Figure 3 Low-frequency RR spectra of RFQ samples of the reaction of 300 μM oxy-DevS with excess NO compared to those of resting oxy- (top trace), and Fe(III)NO-DevS and Fe(III)-DevS (bottom two traces). The spectrum of an RFQ sample frozen after 55 ms (more ...)
The RFQ-RR data suggest that Fe(III) DevS has an unusually high affinity for NO, and indeed, titration of an anoxic solution of Fe(III) DevS with a solution of NO yields an apparent Kd
of ~ 5 μM (). This unusually high NO affinity exhibited by an Fe(III) heme protein (28
) suggests that the Fe(III)-NO state could be physiologically relevant in the infected macrophage. The Fe(III)-NO complex of DevS shows only marginal activity in autophosphorylation assays compared to oxy-DevS () (8
), but we have found that the Fe(III)-NO complex is easily reduced with 10 mM ascorbate, i.e., about 20-fold faster than the Fe(III) DevS state (). Thus, reduction of the Fe(III)-NO complex to Fe(II)-NO can be expected to be a rapid process in the reducing cellular environment and would lead to the activation of the kinase domain. As such, the NOD reaction of oxy-DevS may represent a rapid switching mechanism to convert an inactive oxy state to an active Fe(II)-NO species via formation of the Fe(III) and Fe(III)-NO DevS states ().
Binding curve determined from the titration of anoxic Fe(III)-DevS with NO (A), and reduction time course of 4.5 μM Fe(III)-DevS with 10 mM ascorbate in the presence and absence of 25 μM NO (B).
Autophosphorylation of 5 μM DevS in the presence of 500 μM ATP.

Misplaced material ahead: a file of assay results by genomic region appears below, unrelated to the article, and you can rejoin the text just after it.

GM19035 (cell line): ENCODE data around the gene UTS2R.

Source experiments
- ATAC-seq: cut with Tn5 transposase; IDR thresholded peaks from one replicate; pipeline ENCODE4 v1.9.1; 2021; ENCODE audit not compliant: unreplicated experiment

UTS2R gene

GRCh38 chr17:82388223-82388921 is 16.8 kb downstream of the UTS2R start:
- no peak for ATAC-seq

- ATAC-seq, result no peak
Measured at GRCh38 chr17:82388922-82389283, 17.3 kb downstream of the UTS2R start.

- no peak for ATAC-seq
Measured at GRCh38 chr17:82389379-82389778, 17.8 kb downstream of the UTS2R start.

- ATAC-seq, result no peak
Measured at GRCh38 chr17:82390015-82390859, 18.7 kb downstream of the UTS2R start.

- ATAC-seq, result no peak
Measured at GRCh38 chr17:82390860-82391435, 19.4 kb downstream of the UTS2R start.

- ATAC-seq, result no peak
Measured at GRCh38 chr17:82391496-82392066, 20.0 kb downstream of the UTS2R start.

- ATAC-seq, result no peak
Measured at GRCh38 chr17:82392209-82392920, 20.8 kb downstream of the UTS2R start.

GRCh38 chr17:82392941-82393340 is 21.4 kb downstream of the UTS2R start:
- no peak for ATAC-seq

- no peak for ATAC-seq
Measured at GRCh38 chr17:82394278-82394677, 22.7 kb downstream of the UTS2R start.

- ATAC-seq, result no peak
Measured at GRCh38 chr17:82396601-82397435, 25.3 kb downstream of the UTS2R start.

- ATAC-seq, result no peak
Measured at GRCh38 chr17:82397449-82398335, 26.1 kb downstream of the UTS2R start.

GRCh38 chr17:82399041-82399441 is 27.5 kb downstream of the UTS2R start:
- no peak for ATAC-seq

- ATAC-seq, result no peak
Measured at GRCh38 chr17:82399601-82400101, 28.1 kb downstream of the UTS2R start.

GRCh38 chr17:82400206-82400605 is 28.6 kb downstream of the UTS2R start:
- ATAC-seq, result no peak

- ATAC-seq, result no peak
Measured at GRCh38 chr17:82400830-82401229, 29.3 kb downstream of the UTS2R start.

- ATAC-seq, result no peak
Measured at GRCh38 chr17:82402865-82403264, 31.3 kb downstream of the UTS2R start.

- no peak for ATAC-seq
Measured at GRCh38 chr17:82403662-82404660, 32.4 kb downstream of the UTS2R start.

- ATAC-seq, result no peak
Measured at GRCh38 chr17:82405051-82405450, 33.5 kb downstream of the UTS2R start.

Figure 6 Proposed mechanism of kinase activation in the reaction of oxy-DevS with NO. The kinase domain is color grey when inhibited, orange for the intermediate autokinase activity observed in deoxy-DevS, and red for the full activation observed with the Fe(II)-NO (more ...)
Given the possible early sensing role of DosT, the reactivity of its oxy form with NO and the NO affinity of its Fe(III) state are also of interest. Preliminary stopped-flow monitoring of the reaction of oxy-DosT with NO (at 0.57 μM) revealed a monophasic reaction with kobs ~ 1 s-1 similar to the slower component of the biphasic rate observed in DevS (data not shown), but no further stopped-flow experiments were carried out with DosT because activity measurements revealed poor stability of the DosT protein. Instability of ferricyanide-oxidized DosT and its tendency to precipitate also prevent an accurate assessment of its affinity for NO. Despite problems of stability with DosT, the efficiency of the reaction of oxy-DosT with NO in aerobic conditions could be documented using the slow NO donor DEA-NONOate (). Specifically, as a first equiv of NO is produced, the conversion of oxy-DosT to the Fe(III) state is confirmed by the decrease in Soret absorption at 413 nm and the loss of well-resolved α/β bands a 578 and 543 nm in favor of the less distinctive absorption features of the oxidized protein (). Subsequent production of NO beyond 1 equiv results in an increased Soret absorption at 419 nm (), an observation consistent with partial conversion of the Fe(III) state to Fe(III)-NO despite the competing reaction of molecular oxygen with NO. The amount of Fe(III)-NO formed in these experiments suggest an upper limit of 1 μM for the Kd in Fe(III) DosT.
Figure 7 Room temperature time course of the reaction of oxy-DosT with 1.33 equiv of DEA-NONOate at pH 7.4 (DEA-NONOate generates 1.5 equiv NO with a t1/2 ~ 16 min). Panel A shows the first 21 minutes of the reaction while panel B corresponds to the subsequent (more ...)